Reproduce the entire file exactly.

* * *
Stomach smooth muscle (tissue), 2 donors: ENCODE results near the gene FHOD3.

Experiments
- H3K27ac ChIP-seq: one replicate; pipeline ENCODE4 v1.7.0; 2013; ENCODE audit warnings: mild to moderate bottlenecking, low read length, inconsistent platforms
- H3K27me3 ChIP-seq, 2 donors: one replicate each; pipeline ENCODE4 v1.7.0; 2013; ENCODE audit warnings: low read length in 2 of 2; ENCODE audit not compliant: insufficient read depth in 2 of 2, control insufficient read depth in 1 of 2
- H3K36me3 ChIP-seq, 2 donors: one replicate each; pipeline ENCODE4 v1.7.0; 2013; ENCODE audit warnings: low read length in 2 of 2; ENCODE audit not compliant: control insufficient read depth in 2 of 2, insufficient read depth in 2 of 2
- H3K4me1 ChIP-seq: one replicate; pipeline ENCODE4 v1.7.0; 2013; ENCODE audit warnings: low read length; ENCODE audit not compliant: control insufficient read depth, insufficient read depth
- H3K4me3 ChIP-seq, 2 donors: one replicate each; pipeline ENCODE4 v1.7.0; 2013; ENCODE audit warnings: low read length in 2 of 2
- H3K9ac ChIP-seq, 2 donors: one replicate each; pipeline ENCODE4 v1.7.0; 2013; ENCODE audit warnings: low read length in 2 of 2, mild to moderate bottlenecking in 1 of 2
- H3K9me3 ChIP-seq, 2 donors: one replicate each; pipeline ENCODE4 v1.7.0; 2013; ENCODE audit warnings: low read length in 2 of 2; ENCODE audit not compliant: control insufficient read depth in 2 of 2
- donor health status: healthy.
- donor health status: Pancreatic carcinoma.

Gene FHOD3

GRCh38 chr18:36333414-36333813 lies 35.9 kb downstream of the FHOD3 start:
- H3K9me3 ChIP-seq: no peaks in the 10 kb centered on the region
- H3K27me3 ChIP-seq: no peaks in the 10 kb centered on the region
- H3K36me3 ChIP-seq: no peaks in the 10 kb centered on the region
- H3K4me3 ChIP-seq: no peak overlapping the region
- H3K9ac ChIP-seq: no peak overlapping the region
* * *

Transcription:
Stomach smooth muscle (tissue), 2 donors: ENCODE results near the gene FHOD3.

Experiments
- H3K27ac ChIP-seq: one replicate; pipeline ENCODE4 v1.7.0; 2013; ENCODE audit warnings: mild to moderate bottlenecking, low read length, inconsistent platforms
- H3K27me3 ChIP-seq, 2 donors: one replicate each; pipeline ENCODE4 v1.7.0; 2013; ENCODE audit warnings: low read length in 2 of 2; ENCODE audit not compliant: insufficient read depth in 2 of 2, control insufficient read depth in 1 of 2
- H3K36me3 ChIP-seq, 2 donors: one replicate each; pipeline ENCODE4 v1.7.0; 2013; ENCODE audit warnings: low read length in 2 of 2; ENCODE audit not compliant: control insufficient read depth in 2 of 2, insufficient read depth in 2 of 2
- H3K4me1 ChIP-seq: one replicate; pipeline ENCODE4 v1.7.0; 2013; ENCODE audit warnings: low read length; ENCODE audit not compliant: control insufficient read depth, insufficient read depth
- H3K4me3 ChIP-seq, 2 donors: one replicate each; pipeline ENCODE4 v1.7.0; 2013; ENCODE audit warnings: low read length in 2 of 2
- H3K9ac ChIP-seq, 2 donors: one replicate each; pipeline ENCODE4 v1.7.0; 2013; ENCODE audit warnings: low read length in 2 of 2, mild to moderate bottlenecking in 1 of 2
- H3K9me3 ChIP-seq, 2 donors: one replicate each; pipeline ENCODE4 v1.7.0; 2013; ENCODE audit warnings: low read length in 2 of 2; ENCODE audit not compliant: control insufficient read depth in 2 of 2
- donor health status: healthy.
- donor health status: Pancreatic carcinoma.

Gene FHOD3

GRCh38 chr18:36333414-36333813 lies 35.9 kb downstream of the FHOD3 start:
- H3K9me3 ChIP-seq: no peaks in the 10 kb centered on the region
- H3K27me3 ChIP-seq: no peaks in the 10 kb centered on the region
- H3K36me3 ChIP-seq: no peaks in the 10 kb centered on the region
- H3K4me3 ChIP-seq: no peak overlapping the region
- H3K9ac ChIP-seq: no peak overlapping the region